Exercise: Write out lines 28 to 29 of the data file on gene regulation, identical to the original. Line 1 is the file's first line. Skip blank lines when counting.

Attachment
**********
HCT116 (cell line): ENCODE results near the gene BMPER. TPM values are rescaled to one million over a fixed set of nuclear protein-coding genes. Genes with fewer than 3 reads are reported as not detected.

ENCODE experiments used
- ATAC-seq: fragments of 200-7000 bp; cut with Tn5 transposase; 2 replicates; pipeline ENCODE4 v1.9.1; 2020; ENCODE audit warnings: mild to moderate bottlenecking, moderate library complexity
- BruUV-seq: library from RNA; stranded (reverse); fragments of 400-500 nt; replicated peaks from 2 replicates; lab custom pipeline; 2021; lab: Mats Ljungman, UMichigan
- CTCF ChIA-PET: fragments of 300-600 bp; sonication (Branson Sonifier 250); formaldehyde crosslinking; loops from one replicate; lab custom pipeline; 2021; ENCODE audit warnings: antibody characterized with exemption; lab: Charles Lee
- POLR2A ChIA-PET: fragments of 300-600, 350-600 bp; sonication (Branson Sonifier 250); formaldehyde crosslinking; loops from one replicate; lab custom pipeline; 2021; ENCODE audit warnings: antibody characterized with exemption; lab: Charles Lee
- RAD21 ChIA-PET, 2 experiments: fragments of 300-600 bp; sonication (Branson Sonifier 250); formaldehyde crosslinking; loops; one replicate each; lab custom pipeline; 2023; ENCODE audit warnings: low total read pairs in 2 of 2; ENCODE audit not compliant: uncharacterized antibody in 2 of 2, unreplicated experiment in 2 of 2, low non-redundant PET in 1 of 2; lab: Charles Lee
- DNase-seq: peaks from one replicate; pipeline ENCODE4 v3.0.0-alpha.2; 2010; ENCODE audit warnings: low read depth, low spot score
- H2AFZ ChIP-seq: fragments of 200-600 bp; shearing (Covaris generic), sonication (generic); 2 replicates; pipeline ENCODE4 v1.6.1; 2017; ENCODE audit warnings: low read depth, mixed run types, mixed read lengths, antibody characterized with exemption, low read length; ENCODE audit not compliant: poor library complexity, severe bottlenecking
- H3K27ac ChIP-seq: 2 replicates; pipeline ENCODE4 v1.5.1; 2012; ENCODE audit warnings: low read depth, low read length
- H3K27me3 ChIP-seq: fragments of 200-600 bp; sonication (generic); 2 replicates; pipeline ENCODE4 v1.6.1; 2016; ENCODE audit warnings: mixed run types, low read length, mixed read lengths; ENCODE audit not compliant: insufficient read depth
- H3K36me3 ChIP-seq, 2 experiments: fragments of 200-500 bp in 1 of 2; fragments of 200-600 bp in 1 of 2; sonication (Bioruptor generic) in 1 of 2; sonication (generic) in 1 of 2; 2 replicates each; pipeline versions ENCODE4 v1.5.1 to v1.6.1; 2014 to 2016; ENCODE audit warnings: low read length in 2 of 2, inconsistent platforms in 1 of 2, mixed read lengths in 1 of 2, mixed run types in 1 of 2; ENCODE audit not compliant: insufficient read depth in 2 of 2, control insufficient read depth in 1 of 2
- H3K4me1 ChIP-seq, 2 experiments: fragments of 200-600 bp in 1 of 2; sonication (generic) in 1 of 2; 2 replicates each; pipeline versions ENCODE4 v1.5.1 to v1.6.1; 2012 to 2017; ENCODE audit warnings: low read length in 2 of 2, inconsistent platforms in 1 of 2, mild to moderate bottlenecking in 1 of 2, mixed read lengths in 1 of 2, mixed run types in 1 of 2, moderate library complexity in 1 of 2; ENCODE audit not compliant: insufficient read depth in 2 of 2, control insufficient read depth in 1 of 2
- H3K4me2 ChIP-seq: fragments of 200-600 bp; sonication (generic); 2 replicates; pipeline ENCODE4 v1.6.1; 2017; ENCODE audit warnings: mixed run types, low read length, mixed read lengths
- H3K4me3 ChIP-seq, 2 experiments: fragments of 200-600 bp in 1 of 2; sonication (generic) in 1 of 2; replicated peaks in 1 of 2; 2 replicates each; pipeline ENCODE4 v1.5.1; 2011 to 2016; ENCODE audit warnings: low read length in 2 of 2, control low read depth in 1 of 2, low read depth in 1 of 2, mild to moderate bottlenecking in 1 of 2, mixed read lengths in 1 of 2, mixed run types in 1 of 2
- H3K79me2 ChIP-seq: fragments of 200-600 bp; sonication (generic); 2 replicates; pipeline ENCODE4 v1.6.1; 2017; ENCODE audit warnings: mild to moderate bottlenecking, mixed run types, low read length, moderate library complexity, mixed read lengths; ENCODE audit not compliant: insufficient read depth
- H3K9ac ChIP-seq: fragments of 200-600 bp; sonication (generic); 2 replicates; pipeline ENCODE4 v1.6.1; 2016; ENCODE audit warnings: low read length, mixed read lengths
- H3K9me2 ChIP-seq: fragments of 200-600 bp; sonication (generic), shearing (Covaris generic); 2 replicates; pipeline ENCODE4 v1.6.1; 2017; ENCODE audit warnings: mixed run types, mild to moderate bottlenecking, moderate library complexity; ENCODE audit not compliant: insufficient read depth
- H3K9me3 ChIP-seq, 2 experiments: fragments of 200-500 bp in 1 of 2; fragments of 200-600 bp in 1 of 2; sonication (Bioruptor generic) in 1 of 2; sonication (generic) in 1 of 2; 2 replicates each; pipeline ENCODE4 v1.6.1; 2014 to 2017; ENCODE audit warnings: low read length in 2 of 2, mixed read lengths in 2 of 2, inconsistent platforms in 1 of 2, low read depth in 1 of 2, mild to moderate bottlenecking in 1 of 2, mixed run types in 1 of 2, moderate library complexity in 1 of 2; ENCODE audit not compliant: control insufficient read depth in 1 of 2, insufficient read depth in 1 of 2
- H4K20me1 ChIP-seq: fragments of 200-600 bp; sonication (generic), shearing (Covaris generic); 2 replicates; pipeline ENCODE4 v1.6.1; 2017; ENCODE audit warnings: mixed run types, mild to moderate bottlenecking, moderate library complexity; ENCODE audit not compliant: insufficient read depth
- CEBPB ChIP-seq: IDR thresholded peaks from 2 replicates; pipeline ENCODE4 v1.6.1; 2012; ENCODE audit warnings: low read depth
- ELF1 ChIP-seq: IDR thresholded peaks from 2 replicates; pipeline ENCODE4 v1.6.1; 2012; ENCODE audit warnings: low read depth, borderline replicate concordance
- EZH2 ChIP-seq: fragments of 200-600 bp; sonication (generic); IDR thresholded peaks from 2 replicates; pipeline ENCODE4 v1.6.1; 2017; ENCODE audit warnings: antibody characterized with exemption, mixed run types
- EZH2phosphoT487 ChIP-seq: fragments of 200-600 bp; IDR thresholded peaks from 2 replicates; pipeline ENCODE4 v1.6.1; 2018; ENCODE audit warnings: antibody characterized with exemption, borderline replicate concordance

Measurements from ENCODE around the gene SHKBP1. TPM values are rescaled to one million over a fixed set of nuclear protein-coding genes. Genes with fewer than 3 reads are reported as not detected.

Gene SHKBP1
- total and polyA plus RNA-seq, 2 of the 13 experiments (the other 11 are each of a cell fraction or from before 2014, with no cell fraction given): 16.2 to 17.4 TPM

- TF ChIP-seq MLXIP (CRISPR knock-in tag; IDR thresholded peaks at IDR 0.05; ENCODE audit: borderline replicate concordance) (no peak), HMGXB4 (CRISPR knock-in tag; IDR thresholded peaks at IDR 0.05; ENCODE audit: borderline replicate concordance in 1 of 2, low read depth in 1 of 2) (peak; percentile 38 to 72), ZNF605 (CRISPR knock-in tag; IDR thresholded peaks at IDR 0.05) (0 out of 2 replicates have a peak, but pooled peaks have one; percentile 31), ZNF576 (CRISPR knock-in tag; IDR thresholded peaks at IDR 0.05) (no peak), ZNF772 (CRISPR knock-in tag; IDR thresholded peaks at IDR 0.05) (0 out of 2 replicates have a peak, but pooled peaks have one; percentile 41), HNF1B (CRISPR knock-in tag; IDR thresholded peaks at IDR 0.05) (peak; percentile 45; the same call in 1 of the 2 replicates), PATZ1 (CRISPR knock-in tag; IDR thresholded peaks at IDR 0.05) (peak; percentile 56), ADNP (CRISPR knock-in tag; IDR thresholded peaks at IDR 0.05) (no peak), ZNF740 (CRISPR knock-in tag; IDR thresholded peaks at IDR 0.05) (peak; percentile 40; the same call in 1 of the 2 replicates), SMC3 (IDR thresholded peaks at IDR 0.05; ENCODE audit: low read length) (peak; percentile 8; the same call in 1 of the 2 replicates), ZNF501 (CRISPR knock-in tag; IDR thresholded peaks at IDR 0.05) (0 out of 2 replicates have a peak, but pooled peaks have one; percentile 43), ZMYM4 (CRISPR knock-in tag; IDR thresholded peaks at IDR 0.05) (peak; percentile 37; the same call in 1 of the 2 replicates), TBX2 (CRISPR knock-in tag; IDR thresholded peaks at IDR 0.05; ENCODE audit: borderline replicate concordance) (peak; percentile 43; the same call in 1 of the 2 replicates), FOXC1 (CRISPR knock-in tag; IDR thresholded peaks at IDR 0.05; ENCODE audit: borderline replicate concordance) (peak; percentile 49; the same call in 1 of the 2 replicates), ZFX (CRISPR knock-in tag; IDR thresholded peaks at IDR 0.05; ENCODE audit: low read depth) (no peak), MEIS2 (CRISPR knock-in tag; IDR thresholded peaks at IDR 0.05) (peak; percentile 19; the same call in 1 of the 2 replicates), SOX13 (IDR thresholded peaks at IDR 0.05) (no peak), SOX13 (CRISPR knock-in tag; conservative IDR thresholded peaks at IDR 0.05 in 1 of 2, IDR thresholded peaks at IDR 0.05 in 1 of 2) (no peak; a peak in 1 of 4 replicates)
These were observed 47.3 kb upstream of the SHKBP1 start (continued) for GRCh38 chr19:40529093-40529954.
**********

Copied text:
- TF ChIP-seq MLXIP (CRISPR knock-in tag; IDR thresholded peaks at IDR 0.05; ENCODE audit: borderline replicate concordance) (no peak), HMGXB4 (CRISPR knock-in tag; IDR thresholded peaks at IDR 0.05; ENCODE audit: borderline replicate concordance in 1 of 2, low read depth in 1 of 2) (peak; percentile 38 to 72), ZNF605 (CRISPR knock-in tag; IDR thresholded peaks at IDR 0.05) (0 out of 2 replicates have a peak, but pooled peaks have one; percentile 31), ZNF576 (CRISPR knock-in tag; IDR thresholded peaks at IDR 0.05) (no peak), ZNF772 (CRISPR knock-in tag; IDR thresholded peaks at IDR 0.05) (0 out of 2 replicates have a peak, but pooled peaks have one; percentile 41), HNF1B (CRISPR knock-in tag; IDR thresholded peaks at IDR 0.05) (peak; percentile 45; the same call in 1 of the 2 replicates), PATZ1 (CRISPR knock-in tag; IDR thresholded peaks at IDR 0.05) (peak; percentile 56), ADNP (CRISPR knock-in tag; IDR thresholded peaks at IDR 0.05) (no peak), ZNF740 (CRISPR knock-in tag; IDR thresholded peaks at IDR 0.05) (peak; percentile 40; the same call in 1 of the 2 replicates), SMC3 (IDR thresholded peaks at IDR 0.05; ENCODE audit: low read length) (peak; percentile 8; the same call in 1 of the 2 replicates), ZNF501 (CRISPR knock-in tag; IDR thresholded peaks at IDR 0.05) (0 out of 2 replicates have a peak, but pooled peaks have one; percentile 43), ZMYM4 (CRISPR knock-in tag; IDR thresholded peaks at IDR 0.05) (peak; percentile 37; the same call in 1 of the 2 replicates), TBX2 (CRISPR knock-in tag; IDR thresholded peaks at IDR 0.05; ENCODE audit: borderline replicate concordance) (peak; percentile 43; the same call in 1 of the 2 replicates), FOXC1 (CRISPR knock-in tag; IDR thresholded peaks at IDR 0.05; ENCODE audit: borderline replicate concordance) (peak; percentile 49; the same call in 1 of the 2 replicates), ZFX (CRISPR knock-in tag; IDR thresholded peaks at IDR 0.05; ENCODE audit: low read depth) (no peak), MEIS2 (CRISPR knock-in tag; IDR thresholded peaks at IDR 0.05) (peak; percentile 19; the same call in 1 of the 2 replicates), SOX13 (IDR thresholded peaks at IDR 0.05) (no peak), SOX13 (CRISPR knock-in tag; conservative IDR thresholded peaks at IDR 0.05 in 1 of 2, IDR thresholded peaks at IDR 0.05 in 1 of 2) (no peak; a peak in 1 of 4 replicates)
These were observed 47.3 kb upstream of the SHKBP1 start (continued) for GRCh38 chr19:40529093-40529954.